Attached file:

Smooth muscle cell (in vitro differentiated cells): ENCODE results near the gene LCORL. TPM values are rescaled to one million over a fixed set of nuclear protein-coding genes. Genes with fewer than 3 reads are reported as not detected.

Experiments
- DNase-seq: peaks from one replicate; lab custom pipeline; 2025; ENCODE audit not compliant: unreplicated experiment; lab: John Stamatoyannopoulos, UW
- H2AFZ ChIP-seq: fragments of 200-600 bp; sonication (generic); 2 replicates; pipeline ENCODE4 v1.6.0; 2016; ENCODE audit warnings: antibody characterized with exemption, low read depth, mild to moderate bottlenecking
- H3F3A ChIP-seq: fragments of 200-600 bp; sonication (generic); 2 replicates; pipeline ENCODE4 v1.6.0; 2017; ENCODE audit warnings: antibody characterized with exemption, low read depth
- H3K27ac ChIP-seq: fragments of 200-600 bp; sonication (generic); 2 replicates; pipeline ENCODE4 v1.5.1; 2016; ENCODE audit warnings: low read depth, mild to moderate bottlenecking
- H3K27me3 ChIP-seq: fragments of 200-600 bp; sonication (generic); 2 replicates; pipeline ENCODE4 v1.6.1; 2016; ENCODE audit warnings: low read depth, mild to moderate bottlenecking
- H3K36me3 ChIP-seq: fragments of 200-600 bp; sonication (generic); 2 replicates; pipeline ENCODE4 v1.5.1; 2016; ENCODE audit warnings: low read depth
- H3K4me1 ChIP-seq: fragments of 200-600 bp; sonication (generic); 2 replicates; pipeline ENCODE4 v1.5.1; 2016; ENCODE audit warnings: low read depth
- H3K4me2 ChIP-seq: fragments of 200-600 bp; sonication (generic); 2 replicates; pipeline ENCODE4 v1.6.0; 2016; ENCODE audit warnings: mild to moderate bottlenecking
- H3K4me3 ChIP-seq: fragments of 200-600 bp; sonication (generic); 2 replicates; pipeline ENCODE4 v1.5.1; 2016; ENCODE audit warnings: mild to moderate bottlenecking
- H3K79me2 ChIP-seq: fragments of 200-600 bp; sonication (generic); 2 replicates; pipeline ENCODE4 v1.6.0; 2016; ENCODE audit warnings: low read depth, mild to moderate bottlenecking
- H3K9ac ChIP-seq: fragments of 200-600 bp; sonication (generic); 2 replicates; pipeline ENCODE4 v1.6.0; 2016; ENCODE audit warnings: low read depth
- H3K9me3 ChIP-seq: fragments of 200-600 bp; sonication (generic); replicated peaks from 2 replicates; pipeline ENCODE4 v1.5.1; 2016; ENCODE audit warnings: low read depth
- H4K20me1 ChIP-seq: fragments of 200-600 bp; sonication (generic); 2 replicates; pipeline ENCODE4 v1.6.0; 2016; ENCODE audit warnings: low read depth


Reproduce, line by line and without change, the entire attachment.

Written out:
Smooth muscle cell (in vitro differentiated cells): ENCODE results near the gene LCORL. TPM values are rescaled to one million over a fixed set of nuclear protein-coding genes. Genes with fewer than 3 reads are reported as not detected.

Experiments
- DNase-seq: peaks from one replicate; lab custom pipeline; 2025; ENCODE audit not compliant: unreplicated experiment; lab: John Stamatoyannopoulos, UW
- H2AFZ ChIP-seq: fragments of 200-600 bp; sonication (generic); 2 replicates; pipeline ENCODE4 v1.6.0; 2016; ENCODE audit warnings: antibody characterized with exemption, low read depth, mild to moderate bottlenecking
- H3F3A ChIP-seq: fragments of 200-600 bp; sonication (generic); 2 replicates; pipeline ENCODE4 v1.6.0; 2017; ENCODE audit warnings: antibody characterized with exemption, low read depth
- H3K27ac ChIP-seq: fragments of 200-600 bp; sonication (generic); 2 replicates; pipeline ENCODE4 v1.5.1; 2016; ENCODE audit warnings: low read depth, mild to moderate bottlenecking
- H3K27me3 ChIP-seq: fragments of 200-600 bp; sonication (generic); 2 replicates; pipeline ENCODE4 v1.6.1; 2016; ENCODE audit warnings: low read depth, mild to moderate bottlenecking
- H3K36me3 ChIP-seq: fragments of 200-600 bp; sonication (generic); 2 replicates; pipeline ENCODE4 v1.5.1; 2016; ENCODE audit warnings: low read depth
- H3K4me1 ChIP-seq: fragments of 200-600 bp; sonication (generic); 2 replicates; pipeline ENCODE4 v1.5.1; 2016; ENCODE audit warnings: low read depth
- H3K4me2 ChIP-seq: fragments of 200-600 bp; sonication (generic); 2 replicates; pipeline ENCODE4 v1.6.0; 2016; ENCODE audit warnings: mild to moderate bottlenecking
- H3K4me3 ChIP-seq: fragments of 200-600 bp; sonication (generic); 2 replicates; pipeline ENCODE4 v1.5.1; 2016; ENCODE audit warnings: mild to moderate bottlenecking
- H3K79me2 ChIP-seq: fragments of 200-600 bp; sonication (generic); 2 replicates; pipeline ENCODE4 v1.6.0; 2016; ENCODE audit warnings: low read depth, mild to moderate bottlenecking
- H3K9ac ChIP-seq: fragments of 200-600 bp; sonication (generic); 2 replicates; pipeline ENCODE4 v1.6.0; 2016; ENCODE audit warnings: low read depth
- H3K9me3 ChIP-seq: fragments of 200-600 bp; sonication (generic); replicated peaks from 2 replicates; pipeline ENCODE4 v1.5.1; 2016; ENCODE audit warnings: low read depth
- H4K20me1 ChIP-seq: fragments of 200-600 bp; sonication (generic); 2 replicates; pipeline ENCODE4 v1.6.0; 2016; ENCODE audit warnings: low read depth